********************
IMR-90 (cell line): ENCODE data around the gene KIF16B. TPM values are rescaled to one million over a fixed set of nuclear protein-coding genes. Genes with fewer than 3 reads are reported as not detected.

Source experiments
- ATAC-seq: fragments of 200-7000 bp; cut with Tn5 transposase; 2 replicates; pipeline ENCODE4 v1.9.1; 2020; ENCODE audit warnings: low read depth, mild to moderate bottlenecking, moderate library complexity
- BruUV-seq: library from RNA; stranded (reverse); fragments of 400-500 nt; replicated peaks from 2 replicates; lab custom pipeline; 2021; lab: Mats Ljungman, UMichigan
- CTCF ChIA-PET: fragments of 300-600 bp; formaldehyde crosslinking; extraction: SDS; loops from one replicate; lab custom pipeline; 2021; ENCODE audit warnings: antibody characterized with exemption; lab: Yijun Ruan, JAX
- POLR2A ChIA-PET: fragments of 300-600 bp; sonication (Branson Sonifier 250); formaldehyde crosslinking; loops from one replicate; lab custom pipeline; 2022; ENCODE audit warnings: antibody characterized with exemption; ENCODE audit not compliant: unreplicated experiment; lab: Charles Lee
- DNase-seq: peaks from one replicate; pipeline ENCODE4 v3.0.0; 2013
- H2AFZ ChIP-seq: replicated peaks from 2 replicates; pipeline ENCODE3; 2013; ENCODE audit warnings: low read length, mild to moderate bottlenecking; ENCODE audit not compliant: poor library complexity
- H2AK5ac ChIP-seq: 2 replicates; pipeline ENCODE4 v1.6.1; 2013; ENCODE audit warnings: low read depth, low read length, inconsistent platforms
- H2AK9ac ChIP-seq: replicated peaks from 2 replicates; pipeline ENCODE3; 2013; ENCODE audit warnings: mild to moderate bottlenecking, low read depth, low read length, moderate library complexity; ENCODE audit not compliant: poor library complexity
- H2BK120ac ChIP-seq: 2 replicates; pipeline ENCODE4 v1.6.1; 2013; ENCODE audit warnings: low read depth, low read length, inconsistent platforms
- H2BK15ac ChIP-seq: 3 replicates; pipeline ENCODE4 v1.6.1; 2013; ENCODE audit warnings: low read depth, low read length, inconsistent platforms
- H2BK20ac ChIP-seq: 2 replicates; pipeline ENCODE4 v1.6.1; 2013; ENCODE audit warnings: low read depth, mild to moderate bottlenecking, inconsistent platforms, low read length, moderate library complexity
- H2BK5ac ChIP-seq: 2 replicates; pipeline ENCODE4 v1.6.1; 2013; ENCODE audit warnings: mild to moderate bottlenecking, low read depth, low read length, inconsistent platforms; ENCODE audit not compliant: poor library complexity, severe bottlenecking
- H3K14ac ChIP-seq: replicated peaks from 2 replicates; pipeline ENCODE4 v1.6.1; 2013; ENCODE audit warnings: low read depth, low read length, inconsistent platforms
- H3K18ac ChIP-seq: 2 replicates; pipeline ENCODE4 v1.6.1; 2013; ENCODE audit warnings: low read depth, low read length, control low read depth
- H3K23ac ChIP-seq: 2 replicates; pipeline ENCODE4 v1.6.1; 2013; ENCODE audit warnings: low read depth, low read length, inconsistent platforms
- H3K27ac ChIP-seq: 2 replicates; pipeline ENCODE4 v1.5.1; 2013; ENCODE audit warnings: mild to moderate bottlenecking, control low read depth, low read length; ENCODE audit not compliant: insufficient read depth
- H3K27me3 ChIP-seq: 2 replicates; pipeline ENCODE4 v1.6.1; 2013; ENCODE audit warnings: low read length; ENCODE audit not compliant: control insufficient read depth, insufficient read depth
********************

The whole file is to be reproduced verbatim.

IMR-90 (cell line): ENCODE data around the gene KIF16B. TPM values are rescaled to one million over a fixed set of nuclear protein-coding genes. Genes with fewer than 3 reads are reported as not detected.

Source experiments
- ATAC-seq: fragments of 200-7000 bp; cut with Tn5 transposase; 2 replicates; pipeline ENCODE4 v1.9.1; 2020; ENCODE audit warnings: low read depth, mild to moderate bottlenecking, moderate library complexity
- BruUV-seq: library from RNA; stranded (reverse); fragments of 400-500 nt; replicated peaks from 2 replicates; lab custom pipeline; 2021; lab: Mats Ljungman, UMichigan
- CTCF ChIA-PET: fragments of 300-600 bp; formaldehyde crosslinking; extraction: SDS; loops from one replicate; lab custom pipeline; 2021; ENCODE audit warnings: antibody characterized with exemption; lab: Yijun Ruan, JAX
- POLR2A ChIA-PET: fragments of 300-600 bp; sonication (Branson Sonifier 250); formaldehyde crosslinking; loops from one replicate; lab custom pipeline; 2022; ENCODE audit warnings: antibody characterized with exemption; ENCODE audit not compliant: unreplicated experiment; lab: Charles Lee
- DNase-seq: peaks from one replicate; pipeline ENCODE4 v3.0.0; 2013
- H2AFZ ChIP-seq: replicated peaks from 2 replicates; pipeline ENCODE3; 2013; ENCODE audit warnings: low read length, mild to moderate bottlenecking; ENCODE audit not compliant: poor library complexity
- H2AK5ac ChIP-seq: 2 replicates; pipeline ENCODE4 v1.6.1; 2013; ENCODE audit warnings: low read depth, low read length, inconsistent platforms
- H2AK9ac ChIP-seq: replicated peaks from 2 replicates; pipeline ENCODE3; 2013; ENCODE audit warnings: mild to moderate bottlenecking, low read depth, low read length, moderate library complexity; ENCODE audit not compliant: poor library complexity
- H2BK120ac ChIP-seq: 2 replicates; pipeline ENCODE4 v1.6.1; 2013; ENCODE audit warnings: low read depth, low read length, inconsistent platforms
- H2BK15ac ChIP-seq: 3 replicates; pipeline ENCODE4 v1.6.1; 2013; ENCODE audit warnings: low read depth, low read length, inconsistent platforms
- H2BK20ac ChIP-seq: 2 replicates; pipeline ENCODE4 v1.6.1; 2013; ENCODE audit warnings: low read depth, mild to moderate bottlenecking, inconsistent platforms, low read length, moderate library complexity
- H2BK5ac ChIP-seq: 2 replicates; pipeline ENCODE4 v1.6.1; 2013; ENCODE audit warnings: mild to moderate bottlenecking, low read depth, low read length, inconsistent platforms; ENCODE audit not compliant: poor library complexity, severe bottlenecking
- H3K14ac ChIP-seq: replicated peaks from 2 replicates; pipeline ENCODE4 v1.6.1; 2013; ENCODE audit warnings: low read depth, low read length, inconsistent platforms
- H3K18ac ChIP-seq: 2 replicates; pipeline ENCODE4 v1.6.1; 2013; ENCODE audit warnings: low read depth, low read length, control low read depth
- H3K23ac ChIP-seq: 2 replicates; pipeline ENCODE4 v1.6.1; 2013; ENCODE audit warnings: low read depth, low read length, inconsistent platforms
- H3K27ac ChIP-seq: 2 replicates; pipeline ENCODE4 v1.5.1; 2013; ENCODE audit warnings: mild to moderate bottlenecking, control low read depth, low read length; ENCODE audit not compliant: insufficient read depth
- H3K27me3 ChIP-seq: 2 replicates; pipeline ENCODE4 v1.6.1; 2013; ENCODE audit warnings: low read length; ENCODE audit not compliant: control insufficient read depth, insufficient read depth